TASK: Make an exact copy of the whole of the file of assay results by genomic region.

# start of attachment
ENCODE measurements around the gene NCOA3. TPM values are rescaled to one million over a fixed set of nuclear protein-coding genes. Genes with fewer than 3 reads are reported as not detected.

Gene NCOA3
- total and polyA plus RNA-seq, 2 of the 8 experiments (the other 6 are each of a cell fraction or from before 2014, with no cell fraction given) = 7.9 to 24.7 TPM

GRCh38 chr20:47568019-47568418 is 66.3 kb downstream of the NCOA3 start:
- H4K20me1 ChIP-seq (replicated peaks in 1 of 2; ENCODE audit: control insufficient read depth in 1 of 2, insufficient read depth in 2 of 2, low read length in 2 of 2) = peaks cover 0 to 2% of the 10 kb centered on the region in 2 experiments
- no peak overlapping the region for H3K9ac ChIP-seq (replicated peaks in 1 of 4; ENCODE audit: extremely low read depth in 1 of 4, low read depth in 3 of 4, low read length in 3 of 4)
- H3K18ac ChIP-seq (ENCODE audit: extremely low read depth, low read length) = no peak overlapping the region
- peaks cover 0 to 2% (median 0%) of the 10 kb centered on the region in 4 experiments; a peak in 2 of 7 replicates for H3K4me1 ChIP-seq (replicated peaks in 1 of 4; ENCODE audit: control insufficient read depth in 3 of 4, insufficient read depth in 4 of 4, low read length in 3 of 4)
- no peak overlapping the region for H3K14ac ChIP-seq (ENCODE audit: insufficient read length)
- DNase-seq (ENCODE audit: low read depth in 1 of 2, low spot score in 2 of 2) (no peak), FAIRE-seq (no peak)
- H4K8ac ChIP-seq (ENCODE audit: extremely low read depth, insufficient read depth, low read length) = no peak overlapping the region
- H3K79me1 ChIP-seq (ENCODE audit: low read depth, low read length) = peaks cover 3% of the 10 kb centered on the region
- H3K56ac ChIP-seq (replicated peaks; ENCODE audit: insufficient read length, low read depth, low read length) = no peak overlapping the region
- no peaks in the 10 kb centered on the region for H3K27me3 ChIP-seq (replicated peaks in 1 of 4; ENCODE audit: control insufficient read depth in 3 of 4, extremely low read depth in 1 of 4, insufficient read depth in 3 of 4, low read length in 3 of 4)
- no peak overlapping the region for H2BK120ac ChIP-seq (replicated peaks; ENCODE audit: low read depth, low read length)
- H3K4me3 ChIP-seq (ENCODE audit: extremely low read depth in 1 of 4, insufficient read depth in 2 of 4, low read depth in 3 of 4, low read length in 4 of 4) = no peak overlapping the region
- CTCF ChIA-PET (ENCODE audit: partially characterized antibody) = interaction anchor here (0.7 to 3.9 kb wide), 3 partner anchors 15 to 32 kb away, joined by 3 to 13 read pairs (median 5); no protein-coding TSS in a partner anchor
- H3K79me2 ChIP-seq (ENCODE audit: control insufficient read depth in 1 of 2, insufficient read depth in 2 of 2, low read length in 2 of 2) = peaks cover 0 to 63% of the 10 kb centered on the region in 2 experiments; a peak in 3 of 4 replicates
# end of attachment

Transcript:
ENCODE measurements around the gene NCOA3. TPM values are rescaled to one million over a fixed set of nuclear protein-coding genes. Genes with fewer than 3 reads are reported as not detected.

Gene NCOA3
- total and polyA plus RNA-seq, 2 of the 8 experiments (the other 6 are each of a cell fraction or from before 2014, with no cell fraction given) = 7.9 to 24.7 TPM

GRCh38 chr20:47568019-47568418 is 66.3 kb downstream of the NCOA3 start:
- H4K20me1 ChIP-seq (replicated peaks in 1 of 2; ENCODE audit: control insufficient read depth in 1 of 2, insufficient read depth in 2 of 2, low read length in 2 of 2) = peaks cover 0 to 2% of the 10 kb centered on the region in 2 experiments
- no peak overlapping the region for H3K9ac ChIP-seq (replicated peaks in 1 of 4; ENCODE audit: extremely low read depth in 1 of 4, low read depth in 3 of 4, low read length in 3 of 4)
- H3K18ac ChIP-seq (ENCODE audit: extremely low read depth, low read length) = no peak overlapping the region
- peaks cover 0 to 2% (median 0%) of the 10 kb centered on the region in 4 experiments; a peak in 2 of 7 replicates for H3K4me1 ChIP-seq (replicated peaks in 1 of 4; ENCODE audit: control insufficient read depth in 3 of 4, insufficient read depth in 4 of 4, low read length in 3 of 4)
- no peak overlapping the region for H3K14ac ChIP-seq (ENCODE audit: insufficient read length)
- DNase-seq (ENCODE audit: low read depth in 1 of 2, low spot score in 2 of 2) (no peak), FAIRE-seq (no peak)
- H4K8ac ChIP-seq (ENCODE audit: extremely low read depth, insufficient read depth, low read length) = no peak overlapping the region
- H3K79me1 ChIP-seq (ENCODE audit: low read depth, low read length) = peaks cover 3% of the 10 kb centered on the region
- H3K56ac ChIP-seq (replicated peaks; ENCODE audit: insufficient read length, low read depth, low read length) = no peak overlapping the region
- no peaks in the 10 kb centered on the region for H3K27me3 ChIP-seq (replicated peaks in 1 of 4; ENCODE audit: control insufficient read depth in 3 of 4, extremely low read depth in 1 of 4, insufficient read depth in 3 of 4, low read length in 3 of 4)
- no peak overlapping the region for H2BK120ac ChIP-seq (replicated peaks; ENCODE audit: low read depth, low read length)
- H3K4me3 ChIP-seq (ENCODE audit: extremely low read depth in 1 of 4, insufficient read depth in 2 of 4, low read depth in 3 of 4, low read length in 4 of 4) = no peak overlapping the region
- CTCF ChIA-PET (ENCODE audit: partially characterized antibody) = interaction anchor here (0.7 to 3.9 kb wide), 3 partner anchors 15 to 32 kb away, joined by 3 to 13 read pairs (median 5); no protein-coding TSS in a partner anchor
- H3K79me2 ChIP-seq (ENCODE audit: control insufficient read depth in 1 of 2, insufficient read depth in 2 of 2, low read length in 2 of 2) = peaks cover 0 to 63% of the 10 kb centered on the region in 2 experiments; a peak in 3 of 4 replicates